SAN JOSE, Calif. – It took less than two minutes Saturday night for the Philadelphia Flyers to see exactly what they're up against these days.
Eighteen-year-old defenseman Luca Sbisa, Philadelphia's first-round selection with the 19th pick in the June draft, went into the corner to start a sequence of a routine clear. A split second after Sbisa let go of the puck he got smashed by Patrick Marleau. The 6-foot-2, 220-pound forechecking forward, a veteran of 801 games and in the prime of his career at age 29, unloaded on Sbisa, who was appearing in his fifth NHL game.
The Sharks got an early scoring chance, and the Flyers iced the puck out of panic a couple times. It took a good five to six minutes for Philly to recover.
There's no reason to diss the Italian-born Sbisa. What can you expect when he very well could be playing junior hockey again in a week or so? He's here because he's had a strong camp and, well, the Flyers just don't have anywhere else to turn.
Philadelphia's difficult start can be traced to the rash of injuries on the blue line, and no one feels a whole lot better in orange and black after a 3-1 mid-game lead turned into a 5-4 overtime loss.
"There are good teams, but we're a good team, too," Flyers coach John Stevens said. "And we need to start finding ways to win these games. I don't see any weak teams in the league now. We knew our schedule was going to be tough to start out, other teams were going to be ready, especially with us going out on the road."
Philadelphia hasn't cracked the win column this season after five games – three losses in regulation, two in sudden death. And on Saturday the Flyers were outshot 45-17 by a team that lost the night before in another city.
"We need more from everybody to win hockey games," Stevens said.
Stevens and new captain Mike Richards talked long and loud – well, Richards did so in more hushed tones – late in the week about needing to work harder and show up at the rink more prepared.
That's what coaches and leaders say when the team is losing. It's always about not working hard enough. The last thing anyone is going to admit is the fact that injuries have decimated the Flyers' defense, and it's in your own end where everything starts in hockey.
The Flyers' run to the Eastern Conference finals last season have raised expectations again to the point in which anything but another deep run into the postseason will be considered a disappointment, especially with the successful return of top offensive threat Simon Gagne (goals in each of his first four games).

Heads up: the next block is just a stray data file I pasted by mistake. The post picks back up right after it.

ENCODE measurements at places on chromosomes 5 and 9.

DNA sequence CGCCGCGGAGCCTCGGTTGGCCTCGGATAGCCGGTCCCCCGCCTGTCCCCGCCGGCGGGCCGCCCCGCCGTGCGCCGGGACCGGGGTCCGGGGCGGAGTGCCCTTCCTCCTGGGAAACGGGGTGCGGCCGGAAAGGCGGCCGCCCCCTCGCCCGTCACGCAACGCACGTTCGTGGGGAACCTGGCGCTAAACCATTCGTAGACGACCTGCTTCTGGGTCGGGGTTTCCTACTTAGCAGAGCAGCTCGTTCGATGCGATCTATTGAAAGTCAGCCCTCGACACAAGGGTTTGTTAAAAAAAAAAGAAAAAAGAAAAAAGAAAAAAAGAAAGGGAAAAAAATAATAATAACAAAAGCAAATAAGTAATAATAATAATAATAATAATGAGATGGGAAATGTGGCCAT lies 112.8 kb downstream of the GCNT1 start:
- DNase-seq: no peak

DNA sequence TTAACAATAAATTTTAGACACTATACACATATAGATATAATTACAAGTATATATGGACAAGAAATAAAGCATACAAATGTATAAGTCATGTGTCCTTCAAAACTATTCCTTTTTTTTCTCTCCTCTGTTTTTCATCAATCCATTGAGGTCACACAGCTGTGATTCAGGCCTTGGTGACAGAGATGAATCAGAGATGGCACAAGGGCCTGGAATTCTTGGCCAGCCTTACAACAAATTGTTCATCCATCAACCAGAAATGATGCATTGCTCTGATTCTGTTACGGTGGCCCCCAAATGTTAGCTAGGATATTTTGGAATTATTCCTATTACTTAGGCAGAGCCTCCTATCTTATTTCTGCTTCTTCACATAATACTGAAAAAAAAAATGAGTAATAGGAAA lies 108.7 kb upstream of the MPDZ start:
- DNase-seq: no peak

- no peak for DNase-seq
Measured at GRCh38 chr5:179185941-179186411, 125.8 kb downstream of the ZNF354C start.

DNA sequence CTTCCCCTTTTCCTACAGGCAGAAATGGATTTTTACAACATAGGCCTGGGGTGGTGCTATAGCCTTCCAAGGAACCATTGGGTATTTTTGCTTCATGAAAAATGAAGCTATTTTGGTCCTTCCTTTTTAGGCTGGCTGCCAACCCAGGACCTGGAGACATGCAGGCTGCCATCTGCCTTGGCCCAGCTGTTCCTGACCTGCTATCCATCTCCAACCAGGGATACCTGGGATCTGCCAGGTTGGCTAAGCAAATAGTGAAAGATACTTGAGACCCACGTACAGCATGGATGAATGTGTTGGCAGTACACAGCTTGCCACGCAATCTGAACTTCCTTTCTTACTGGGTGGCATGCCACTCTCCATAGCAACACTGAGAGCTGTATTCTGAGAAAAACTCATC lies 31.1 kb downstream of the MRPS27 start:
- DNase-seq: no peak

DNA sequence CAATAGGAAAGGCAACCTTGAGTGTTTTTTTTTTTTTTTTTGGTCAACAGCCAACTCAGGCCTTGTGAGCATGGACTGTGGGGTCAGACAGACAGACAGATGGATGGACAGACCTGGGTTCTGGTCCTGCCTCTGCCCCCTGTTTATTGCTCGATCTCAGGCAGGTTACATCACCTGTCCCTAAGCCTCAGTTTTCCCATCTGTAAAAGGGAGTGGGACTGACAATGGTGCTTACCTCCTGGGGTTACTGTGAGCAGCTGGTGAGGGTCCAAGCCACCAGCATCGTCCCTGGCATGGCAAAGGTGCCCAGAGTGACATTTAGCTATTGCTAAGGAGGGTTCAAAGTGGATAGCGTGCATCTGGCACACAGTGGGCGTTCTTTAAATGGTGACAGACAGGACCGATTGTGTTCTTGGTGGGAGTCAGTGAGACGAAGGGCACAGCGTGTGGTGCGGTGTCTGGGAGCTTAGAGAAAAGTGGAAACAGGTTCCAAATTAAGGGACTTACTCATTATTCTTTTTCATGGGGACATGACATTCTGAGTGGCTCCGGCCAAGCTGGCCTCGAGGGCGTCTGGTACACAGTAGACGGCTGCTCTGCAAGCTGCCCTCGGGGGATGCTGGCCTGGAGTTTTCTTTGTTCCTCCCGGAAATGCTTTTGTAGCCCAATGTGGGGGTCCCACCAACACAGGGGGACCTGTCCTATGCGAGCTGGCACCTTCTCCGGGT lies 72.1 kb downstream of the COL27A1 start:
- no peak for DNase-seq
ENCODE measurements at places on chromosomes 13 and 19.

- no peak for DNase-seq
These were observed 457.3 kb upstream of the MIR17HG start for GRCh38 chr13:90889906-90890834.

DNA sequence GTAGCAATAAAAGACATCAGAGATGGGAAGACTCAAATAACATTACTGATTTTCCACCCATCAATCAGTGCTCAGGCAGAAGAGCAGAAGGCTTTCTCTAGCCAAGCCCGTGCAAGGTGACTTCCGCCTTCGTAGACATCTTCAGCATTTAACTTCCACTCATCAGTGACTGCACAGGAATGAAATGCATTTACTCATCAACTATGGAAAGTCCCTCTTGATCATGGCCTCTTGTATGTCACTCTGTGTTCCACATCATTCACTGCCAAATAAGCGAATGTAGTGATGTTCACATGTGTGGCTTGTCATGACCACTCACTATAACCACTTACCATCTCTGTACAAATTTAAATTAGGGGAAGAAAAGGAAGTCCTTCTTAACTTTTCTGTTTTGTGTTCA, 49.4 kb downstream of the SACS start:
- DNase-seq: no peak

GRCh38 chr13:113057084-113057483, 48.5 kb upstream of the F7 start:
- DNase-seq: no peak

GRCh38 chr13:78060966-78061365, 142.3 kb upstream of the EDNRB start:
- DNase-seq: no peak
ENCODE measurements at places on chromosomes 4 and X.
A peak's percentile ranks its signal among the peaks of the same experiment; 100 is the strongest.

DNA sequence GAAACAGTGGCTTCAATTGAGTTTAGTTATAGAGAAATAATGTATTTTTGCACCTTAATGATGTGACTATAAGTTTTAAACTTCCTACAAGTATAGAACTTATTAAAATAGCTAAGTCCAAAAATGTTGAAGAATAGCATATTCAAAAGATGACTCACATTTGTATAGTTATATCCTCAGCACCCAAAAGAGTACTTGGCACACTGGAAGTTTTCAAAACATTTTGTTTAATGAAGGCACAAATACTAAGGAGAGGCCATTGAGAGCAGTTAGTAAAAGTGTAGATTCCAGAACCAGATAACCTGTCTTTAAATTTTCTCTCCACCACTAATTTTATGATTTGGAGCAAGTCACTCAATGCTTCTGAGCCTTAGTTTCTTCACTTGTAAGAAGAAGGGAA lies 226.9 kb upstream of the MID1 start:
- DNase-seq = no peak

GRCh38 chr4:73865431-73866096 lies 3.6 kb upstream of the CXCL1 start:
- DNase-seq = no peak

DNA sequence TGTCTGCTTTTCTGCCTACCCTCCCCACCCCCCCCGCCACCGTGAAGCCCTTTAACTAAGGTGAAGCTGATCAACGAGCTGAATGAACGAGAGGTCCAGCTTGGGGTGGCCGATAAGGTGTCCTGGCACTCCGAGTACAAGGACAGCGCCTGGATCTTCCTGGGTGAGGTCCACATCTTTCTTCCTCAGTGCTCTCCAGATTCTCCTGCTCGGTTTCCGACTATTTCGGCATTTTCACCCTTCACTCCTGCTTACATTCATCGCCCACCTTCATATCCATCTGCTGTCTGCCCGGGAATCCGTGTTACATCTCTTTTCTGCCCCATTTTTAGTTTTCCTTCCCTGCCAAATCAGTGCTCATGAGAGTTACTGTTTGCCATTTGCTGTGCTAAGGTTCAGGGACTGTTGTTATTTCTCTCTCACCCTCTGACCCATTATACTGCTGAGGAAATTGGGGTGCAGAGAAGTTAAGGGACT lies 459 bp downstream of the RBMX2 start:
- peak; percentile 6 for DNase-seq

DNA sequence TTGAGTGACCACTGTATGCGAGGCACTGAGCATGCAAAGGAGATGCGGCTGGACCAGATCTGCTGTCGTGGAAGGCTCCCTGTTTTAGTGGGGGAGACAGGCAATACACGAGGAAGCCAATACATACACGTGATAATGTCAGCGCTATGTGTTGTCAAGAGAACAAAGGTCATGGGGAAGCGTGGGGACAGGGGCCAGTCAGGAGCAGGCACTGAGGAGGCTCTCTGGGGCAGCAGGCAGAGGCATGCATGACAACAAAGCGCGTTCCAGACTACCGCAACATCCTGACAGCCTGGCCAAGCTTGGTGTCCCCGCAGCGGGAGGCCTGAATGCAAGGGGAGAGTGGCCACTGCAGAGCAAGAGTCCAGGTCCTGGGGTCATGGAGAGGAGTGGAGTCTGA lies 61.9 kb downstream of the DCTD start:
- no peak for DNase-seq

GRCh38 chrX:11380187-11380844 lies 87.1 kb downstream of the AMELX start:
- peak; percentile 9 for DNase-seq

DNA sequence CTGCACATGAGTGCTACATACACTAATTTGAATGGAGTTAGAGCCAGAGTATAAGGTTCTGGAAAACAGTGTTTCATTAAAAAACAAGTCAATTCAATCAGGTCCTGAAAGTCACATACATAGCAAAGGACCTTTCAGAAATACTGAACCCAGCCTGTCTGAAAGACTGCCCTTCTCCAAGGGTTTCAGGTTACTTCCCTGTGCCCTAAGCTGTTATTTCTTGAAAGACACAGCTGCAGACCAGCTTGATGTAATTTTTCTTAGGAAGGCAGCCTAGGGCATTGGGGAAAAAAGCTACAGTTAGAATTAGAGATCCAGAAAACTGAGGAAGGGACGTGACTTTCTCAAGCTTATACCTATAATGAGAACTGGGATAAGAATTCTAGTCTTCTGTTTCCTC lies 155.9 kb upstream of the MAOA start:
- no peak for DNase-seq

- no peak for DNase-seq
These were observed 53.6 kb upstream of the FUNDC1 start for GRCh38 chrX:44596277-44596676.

But look at the carnage on the back and forget about a Flyers return to dominance.
Randy Jones had surgery on his injured right hip on Wednesday. He's expected to be out seven to nine weeks, which is better than the original prognosis of 12-16. Jones logged an average of 19:23 of ice time during 71 appearances last season.
Ryan Parent had surgery late in the week for a torn labrum, a shoulder injury that will keep him out roughly another 10 weeks. Parent was two seconds short of skating for an average of 15 minutes a game last season.
And then there's Derian Hatcher, the grizzled veteran of 1,045 games. The sad news is he's probably played his last game. His knees are probably at the end of the road. He hasn't even attempted to skate this season. He logged 21:05 during a half-season worth of 44 games last year.
It's no coincidence Kimmo Timonen is averaging nearly 28 minutes a night.
"We turned a couple pucks over and that led to penalties in our own end," Steven said.
Translated, that means there were defensive breakdowns.
Through it all, the Flyers still led 4-3 with less than five minutes to play thanks to Daniel Briere's first two goals of the season, back-up goalie Antero Niittymaki's (mostly) inspired play and Scottie Upshall's tireless energy.
But the defense let them down in the end. Braydon Coburn had pinching Sharks defenseman Dan Boyle sufficiently tied up in the slot, but no one was available on the weak side where Devin Setoguchi swept in to take a Jeremy Roenick feed and beat goalie Antero Niittymaki in close at 15:16 for a 4-4 tie.
And absolutely no one had Boyle on the same side of the ice 1:25 into overtime when the defenseman snuck in to basically fill an empty net in close. Game over. Long flight home.
"I certainly like the way we competed tonight and the fire we had, but we get the lead and we should be able to lock it up there," Stevens said.